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Beginning of the adventure

 So! We finally set off at 10:30 am on Friday 17th of April 2014 with a passage plan to Cork . The forecast was 15 knt winds from the North East and all was going well. 

As it started to go dark, we reefed the main down to a little triangle of cloth and left the Genoa with one or two turns and were zooming along with the wind behind us doing a steady 5.5 knts. 

By Midnight, we made our first Waypoint and began our turn South around the outside of the Holyhead Traffic Separation Scheme. The wind had got up to a steady 22knts, no gusts but we decided to reef the Genoa down a bit more as our SOG was now 6.5 to 7 knts. There was no moon at all and it was difficult to make out the difference between a big ship near us or lights of the towns on Anglesey. At this point, I was really pleased that Amanda had forced me up the mast to sort out the AIS antenna! 

By 04:00 the wind had increased to around 28 knts, but our boat speed was now touching 11 kts. The boat seemed quite happy, but I wasn’t, we were going far too quickly for my liking and at that point it seemed a better option to crash on regardless, rather than turn in to the wind and try to reef again! 

At first light, it was blowing force 6 constantly and we could see how big the waves were. I wished it was still dark! Looking around, we realised that we had lost our non-slip table cover (so that didn’t work) a fender was missing and one of our lovely new cockpit cushions had gone – good job we hadn’t brought the dogs along! 

By 07:00 we were away from the TSS and 20 miles from Arklow. We decided we didn’t fancy another freezing, windy night like we had just endured so looked at our options. I really didn’t like the prospect of getting to Arklow with an onshore wind and also trying to negotiate the banks, so we turned left; like you do and we headed for Pwllheli (North Wales). It was a pivotal moment, like in the film Apollo 13, when they realise they won’t be going to the Moon, I realised we wouldn’t be going to Ireland this trip. 

Amanda nice and cosy

We dropped anchor off St Tudswalls Islands around 14:00 in flat calm and glorious sunshine and waited for the tide. 

It was nice to eventually get in to somewhere familiar, even though I did crash in to the pontoon at Pwllheli AGAIN! (Becoming a bit of a habit there, got to watch that 

After a couple of days to recover we set off for Fishguard on Monday morning.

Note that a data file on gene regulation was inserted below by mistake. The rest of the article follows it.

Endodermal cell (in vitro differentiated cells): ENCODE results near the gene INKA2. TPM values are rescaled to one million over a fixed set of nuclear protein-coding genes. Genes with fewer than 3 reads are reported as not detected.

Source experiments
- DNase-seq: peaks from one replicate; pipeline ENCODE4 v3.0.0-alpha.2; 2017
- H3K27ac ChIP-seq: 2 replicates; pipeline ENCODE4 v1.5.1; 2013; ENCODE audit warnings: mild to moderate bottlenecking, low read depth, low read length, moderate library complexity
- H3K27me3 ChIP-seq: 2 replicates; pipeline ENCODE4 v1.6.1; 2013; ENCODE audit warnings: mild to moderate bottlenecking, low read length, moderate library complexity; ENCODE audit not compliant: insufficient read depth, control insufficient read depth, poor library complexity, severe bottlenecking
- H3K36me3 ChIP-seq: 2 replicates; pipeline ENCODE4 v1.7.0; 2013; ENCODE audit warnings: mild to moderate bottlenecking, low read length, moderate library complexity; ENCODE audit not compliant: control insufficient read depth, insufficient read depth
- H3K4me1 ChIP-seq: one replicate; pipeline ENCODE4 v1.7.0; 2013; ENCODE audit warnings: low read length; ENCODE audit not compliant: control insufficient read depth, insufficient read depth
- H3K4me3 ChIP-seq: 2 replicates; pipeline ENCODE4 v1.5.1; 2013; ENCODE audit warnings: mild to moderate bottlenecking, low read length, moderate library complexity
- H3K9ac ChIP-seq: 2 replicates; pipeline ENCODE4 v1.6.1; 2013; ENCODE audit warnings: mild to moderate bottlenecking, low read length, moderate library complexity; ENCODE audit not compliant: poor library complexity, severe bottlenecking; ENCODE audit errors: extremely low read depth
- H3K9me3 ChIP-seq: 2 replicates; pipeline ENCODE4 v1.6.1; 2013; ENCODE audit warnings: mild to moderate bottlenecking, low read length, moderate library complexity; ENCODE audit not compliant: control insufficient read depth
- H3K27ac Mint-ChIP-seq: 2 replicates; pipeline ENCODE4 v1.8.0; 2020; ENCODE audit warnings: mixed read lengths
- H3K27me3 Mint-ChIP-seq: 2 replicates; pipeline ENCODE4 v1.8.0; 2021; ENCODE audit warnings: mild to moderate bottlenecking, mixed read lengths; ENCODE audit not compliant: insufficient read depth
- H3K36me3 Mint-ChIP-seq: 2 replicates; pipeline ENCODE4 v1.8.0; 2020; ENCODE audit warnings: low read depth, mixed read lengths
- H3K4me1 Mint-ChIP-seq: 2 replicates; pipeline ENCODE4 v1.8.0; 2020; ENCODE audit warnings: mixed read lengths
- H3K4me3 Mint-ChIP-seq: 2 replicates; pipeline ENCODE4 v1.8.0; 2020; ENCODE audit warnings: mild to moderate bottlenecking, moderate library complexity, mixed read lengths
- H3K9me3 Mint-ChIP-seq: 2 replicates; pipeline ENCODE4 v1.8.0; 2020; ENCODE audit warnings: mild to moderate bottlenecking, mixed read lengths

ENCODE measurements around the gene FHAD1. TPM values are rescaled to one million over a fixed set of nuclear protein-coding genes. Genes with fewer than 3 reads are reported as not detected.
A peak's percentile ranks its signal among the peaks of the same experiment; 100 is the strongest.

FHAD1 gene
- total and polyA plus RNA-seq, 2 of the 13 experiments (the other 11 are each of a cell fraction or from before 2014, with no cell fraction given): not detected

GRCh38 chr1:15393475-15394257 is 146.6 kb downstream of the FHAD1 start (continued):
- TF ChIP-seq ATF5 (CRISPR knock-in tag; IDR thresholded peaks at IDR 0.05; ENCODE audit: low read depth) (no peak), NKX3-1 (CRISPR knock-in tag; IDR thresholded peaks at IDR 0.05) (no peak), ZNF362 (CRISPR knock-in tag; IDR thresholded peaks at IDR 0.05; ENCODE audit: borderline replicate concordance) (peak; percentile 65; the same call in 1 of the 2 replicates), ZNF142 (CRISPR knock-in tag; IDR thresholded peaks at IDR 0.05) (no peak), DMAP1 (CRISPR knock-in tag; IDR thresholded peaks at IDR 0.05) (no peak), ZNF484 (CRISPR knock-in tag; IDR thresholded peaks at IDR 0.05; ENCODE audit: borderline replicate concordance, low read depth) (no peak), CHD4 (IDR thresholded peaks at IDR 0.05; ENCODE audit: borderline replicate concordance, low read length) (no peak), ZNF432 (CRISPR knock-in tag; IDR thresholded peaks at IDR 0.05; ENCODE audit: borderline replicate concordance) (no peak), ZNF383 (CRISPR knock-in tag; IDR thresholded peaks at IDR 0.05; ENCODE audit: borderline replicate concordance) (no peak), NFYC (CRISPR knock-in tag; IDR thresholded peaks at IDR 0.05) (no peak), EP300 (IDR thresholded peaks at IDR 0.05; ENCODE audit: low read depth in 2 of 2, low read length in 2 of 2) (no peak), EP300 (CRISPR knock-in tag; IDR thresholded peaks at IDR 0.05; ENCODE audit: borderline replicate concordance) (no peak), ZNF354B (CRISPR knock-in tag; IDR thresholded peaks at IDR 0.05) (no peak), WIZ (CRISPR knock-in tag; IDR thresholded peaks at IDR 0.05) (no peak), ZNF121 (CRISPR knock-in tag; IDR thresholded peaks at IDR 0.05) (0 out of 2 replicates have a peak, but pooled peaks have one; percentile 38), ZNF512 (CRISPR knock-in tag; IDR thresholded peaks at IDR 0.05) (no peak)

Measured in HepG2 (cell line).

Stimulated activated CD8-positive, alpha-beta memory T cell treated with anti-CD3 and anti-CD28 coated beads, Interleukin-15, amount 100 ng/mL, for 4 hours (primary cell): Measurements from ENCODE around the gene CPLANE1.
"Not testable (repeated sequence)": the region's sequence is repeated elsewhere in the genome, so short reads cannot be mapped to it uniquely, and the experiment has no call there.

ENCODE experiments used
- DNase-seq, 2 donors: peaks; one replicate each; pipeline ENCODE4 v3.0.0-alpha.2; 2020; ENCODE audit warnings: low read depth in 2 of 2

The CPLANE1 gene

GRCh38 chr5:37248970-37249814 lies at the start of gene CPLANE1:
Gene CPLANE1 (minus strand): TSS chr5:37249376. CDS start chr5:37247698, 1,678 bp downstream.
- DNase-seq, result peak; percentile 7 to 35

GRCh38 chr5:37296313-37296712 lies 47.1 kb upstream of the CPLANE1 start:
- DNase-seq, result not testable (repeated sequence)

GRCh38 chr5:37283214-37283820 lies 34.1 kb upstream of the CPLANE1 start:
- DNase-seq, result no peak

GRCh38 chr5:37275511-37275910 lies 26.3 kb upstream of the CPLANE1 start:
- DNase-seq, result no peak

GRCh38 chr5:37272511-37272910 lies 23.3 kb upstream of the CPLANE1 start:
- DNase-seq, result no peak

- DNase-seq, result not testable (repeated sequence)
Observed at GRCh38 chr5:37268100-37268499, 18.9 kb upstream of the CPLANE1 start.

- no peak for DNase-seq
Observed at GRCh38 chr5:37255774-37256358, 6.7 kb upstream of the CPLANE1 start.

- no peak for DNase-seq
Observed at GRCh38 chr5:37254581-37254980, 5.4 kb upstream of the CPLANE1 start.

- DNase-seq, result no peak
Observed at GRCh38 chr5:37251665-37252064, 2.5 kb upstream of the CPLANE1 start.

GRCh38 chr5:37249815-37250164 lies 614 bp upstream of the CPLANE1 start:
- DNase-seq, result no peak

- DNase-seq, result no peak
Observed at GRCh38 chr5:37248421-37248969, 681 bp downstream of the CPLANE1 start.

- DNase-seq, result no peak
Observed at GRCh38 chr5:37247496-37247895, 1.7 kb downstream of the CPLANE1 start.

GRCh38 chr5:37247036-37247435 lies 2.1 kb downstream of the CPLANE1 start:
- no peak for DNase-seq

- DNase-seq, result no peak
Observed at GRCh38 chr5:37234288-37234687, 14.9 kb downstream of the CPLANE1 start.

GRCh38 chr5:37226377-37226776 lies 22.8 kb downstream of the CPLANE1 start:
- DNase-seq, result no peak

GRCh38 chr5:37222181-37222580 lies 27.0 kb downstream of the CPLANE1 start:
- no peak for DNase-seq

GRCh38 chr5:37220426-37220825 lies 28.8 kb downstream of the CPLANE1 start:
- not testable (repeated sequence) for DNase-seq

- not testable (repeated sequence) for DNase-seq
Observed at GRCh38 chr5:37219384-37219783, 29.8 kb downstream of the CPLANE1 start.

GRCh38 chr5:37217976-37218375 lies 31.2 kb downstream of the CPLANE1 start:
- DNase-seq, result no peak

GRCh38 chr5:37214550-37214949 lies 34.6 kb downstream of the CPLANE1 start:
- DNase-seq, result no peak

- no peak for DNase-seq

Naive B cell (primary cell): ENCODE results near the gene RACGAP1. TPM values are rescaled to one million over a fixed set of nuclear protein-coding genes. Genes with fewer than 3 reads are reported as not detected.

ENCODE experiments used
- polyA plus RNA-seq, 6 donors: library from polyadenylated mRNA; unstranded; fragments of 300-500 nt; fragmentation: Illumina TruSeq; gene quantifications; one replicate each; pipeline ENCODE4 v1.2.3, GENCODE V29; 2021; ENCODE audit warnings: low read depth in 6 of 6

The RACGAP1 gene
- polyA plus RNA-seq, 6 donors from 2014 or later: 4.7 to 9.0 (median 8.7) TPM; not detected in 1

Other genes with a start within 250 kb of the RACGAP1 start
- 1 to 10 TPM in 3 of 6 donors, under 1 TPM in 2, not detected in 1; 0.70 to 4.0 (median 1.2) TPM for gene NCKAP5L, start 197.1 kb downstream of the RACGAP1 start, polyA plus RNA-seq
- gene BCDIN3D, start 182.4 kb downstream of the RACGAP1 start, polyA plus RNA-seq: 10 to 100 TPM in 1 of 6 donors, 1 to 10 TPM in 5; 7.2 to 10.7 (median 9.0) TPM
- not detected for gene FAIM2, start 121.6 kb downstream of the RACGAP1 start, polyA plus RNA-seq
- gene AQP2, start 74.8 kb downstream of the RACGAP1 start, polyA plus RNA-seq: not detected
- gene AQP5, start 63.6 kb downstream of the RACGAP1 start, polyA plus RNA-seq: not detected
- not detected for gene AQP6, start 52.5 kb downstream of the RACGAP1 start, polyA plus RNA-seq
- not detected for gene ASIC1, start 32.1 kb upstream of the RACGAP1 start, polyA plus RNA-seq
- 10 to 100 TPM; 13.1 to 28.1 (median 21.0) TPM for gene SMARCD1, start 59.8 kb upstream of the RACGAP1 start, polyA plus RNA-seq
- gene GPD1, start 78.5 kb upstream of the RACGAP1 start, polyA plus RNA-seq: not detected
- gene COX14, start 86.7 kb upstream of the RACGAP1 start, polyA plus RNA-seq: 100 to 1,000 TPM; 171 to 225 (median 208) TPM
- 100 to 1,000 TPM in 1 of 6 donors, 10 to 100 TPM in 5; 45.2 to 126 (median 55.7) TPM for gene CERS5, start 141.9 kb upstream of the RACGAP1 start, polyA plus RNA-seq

I called up the firing range at Aberporth, to see if they wanted to use us as target practice, but the range officer said we would be fine to pass through as they were tidying up today, collecting unexploded ordnance with their RIB’s – GREAT ! We motored until lunch time as there was no wind at all – what a contrast to the beginning of the trip. 

We had some company along the way in the form of a Dolphin pod who followed us for hours. I managed to get some good video footage and I think they realised and put on a bit of a show for us. 

We approached Fishguard old harbour at 18:00 and dropped anchor after circling round and round to find the deepest bit. It was tranquil, calm and sunny and a perfect end to a great day. Our confidence restored. 

Around 02:00 I awoke abruptly, being bounced around the boat. My immediate thought was that we were drifting, so I raced up on deck to see what was going on only to find the Irish Sea Ferry had just arrived in the harbour! No consideration. 

Tuesday brought another fine day for our trip to Skomer Island bird sanctuary. So before leaving Fishguard, we enjoyed a leisurely breakfast in the fabulous surroundings, before pulling up the anchor and setting off on our next leg. The wind was great, pushing us in the right direction, the sun was shining and life was good. We arrived at Skomer Island about 14:30 and the weather was glorious. However, didn’t really think it through too well before hand. Being a bird sanctuary has it’s downfalls, mainly from the birds! 

04:00 Skomer Island

22nd April.

The trip from Skomer to Padstow was going to be a fair old hike, so we set our alarm for 04:00 to get moving by first light. Waking up before dawn in this setting was so peaceful, no background noise, no ambient light – It was fantastic.